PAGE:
(Reblogged from LSE Business Review) For decades, private sector firms have been aware of the benefits they can derive by investing in the management of their employees. Incentivising employees through individual and group performance pay allows firms to attract the best talent and increases worker effort. Fostering employee ‘ownership’ of the production process through team-working, initially pushed by Japanese manufacturing firms like Toyota, are now widely diffused across industries across the globe. But it is only relatively recently that providers of public services have thought to apply the same techniques in sectors such as education.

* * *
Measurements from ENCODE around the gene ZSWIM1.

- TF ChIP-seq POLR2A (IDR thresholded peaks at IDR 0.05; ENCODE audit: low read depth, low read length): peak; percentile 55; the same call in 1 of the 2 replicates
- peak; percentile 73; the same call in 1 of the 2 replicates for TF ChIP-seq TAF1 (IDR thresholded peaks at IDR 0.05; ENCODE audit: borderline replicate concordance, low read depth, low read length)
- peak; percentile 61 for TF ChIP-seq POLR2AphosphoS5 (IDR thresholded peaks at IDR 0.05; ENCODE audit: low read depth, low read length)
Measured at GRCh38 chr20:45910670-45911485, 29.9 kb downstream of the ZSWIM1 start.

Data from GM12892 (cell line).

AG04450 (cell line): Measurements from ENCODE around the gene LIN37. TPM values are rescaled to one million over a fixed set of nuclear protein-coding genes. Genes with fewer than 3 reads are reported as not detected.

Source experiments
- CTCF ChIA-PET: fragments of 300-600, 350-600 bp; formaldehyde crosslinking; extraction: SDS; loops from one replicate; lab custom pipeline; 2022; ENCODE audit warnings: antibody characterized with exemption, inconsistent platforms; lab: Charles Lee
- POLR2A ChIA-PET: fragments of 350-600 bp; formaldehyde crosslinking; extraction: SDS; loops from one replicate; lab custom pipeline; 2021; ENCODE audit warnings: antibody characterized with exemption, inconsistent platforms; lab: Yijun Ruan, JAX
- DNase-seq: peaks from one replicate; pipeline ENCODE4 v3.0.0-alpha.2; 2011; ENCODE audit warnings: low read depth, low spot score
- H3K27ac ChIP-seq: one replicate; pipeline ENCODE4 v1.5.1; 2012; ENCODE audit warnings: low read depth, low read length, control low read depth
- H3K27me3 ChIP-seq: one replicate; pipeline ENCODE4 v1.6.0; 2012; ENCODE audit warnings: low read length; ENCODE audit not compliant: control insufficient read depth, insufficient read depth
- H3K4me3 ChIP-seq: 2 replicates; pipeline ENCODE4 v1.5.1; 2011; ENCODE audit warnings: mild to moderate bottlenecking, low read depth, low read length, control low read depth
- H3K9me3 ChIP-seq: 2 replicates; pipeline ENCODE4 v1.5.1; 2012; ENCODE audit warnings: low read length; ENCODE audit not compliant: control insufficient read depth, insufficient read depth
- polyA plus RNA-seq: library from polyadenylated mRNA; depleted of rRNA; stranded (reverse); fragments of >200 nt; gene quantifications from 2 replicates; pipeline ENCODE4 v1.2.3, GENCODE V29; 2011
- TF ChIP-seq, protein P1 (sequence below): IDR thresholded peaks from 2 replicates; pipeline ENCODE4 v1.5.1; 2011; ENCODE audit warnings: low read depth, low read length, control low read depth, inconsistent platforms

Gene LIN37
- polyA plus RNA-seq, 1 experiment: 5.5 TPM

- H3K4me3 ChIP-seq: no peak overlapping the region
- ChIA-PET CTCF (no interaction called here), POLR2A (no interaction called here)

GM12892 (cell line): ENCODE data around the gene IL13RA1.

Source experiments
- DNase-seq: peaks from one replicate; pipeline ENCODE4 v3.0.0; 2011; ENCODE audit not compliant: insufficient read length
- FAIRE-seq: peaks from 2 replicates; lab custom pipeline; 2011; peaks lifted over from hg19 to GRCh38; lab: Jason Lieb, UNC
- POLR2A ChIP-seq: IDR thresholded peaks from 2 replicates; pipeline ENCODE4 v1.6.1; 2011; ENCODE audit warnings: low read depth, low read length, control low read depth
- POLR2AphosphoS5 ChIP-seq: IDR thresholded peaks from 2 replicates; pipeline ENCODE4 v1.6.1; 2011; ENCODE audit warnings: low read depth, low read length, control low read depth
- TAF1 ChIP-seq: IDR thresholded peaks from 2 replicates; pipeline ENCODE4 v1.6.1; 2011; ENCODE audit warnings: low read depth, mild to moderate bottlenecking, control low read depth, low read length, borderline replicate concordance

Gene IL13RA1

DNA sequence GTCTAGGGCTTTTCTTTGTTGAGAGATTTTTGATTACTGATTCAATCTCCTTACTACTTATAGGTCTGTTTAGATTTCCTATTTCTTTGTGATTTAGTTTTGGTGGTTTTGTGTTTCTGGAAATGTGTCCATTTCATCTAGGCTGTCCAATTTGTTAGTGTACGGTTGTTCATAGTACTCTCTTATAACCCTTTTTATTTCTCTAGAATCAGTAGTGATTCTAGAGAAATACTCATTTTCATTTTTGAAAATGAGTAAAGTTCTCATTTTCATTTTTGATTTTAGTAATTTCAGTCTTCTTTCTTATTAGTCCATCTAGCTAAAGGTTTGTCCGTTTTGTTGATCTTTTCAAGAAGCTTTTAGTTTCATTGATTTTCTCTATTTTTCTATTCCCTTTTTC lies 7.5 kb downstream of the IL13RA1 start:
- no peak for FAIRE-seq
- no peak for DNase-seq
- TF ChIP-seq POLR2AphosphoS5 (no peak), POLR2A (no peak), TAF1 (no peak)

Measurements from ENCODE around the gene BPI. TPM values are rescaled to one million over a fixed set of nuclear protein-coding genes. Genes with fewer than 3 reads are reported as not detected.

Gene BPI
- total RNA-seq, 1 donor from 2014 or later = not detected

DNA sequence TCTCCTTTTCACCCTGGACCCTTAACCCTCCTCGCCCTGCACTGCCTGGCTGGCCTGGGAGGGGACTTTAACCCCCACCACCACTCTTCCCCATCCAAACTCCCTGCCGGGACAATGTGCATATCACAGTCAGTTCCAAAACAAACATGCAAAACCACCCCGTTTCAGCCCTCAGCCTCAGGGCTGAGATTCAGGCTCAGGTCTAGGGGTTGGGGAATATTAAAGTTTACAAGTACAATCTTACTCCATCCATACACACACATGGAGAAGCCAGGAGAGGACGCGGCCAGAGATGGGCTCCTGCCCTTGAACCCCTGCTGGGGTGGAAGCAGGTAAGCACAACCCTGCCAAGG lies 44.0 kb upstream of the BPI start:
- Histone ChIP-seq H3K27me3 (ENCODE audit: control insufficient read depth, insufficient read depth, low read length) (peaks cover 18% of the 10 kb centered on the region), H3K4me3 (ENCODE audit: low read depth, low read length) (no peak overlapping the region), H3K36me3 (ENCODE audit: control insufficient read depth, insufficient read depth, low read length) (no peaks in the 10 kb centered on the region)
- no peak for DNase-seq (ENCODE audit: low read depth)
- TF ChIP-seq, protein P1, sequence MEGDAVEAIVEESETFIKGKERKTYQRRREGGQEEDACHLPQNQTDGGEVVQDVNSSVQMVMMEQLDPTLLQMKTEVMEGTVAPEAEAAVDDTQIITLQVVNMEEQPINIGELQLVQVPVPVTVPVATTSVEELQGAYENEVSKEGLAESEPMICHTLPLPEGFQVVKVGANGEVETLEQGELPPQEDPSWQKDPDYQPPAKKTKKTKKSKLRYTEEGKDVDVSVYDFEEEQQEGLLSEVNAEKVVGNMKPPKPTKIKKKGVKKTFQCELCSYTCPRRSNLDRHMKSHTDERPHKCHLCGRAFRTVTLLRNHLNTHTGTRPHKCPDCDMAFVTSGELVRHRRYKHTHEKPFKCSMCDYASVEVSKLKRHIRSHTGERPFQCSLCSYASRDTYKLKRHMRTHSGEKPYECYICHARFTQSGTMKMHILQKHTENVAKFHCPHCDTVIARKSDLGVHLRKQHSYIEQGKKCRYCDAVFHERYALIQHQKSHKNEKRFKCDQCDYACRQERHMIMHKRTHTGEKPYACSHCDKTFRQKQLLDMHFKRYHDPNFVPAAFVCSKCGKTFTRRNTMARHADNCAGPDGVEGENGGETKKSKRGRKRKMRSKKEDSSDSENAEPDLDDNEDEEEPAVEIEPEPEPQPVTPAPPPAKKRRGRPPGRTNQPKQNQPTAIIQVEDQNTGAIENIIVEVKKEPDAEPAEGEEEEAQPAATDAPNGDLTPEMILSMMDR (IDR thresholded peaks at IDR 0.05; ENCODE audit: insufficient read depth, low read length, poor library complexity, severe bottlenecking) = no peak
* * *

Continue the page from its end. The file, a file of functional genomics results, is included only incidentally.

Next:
These techniques, which collectively have come to be known as “Human Resource Management” (HRM), have yet to be fully tried and tested in the public sector. Initial findings are mixed. For instance, one study on the use of performance pay found it was negatively associated with the performance of public sector workplaces. However, some studies suggest HRM is generally associated with improved school performance.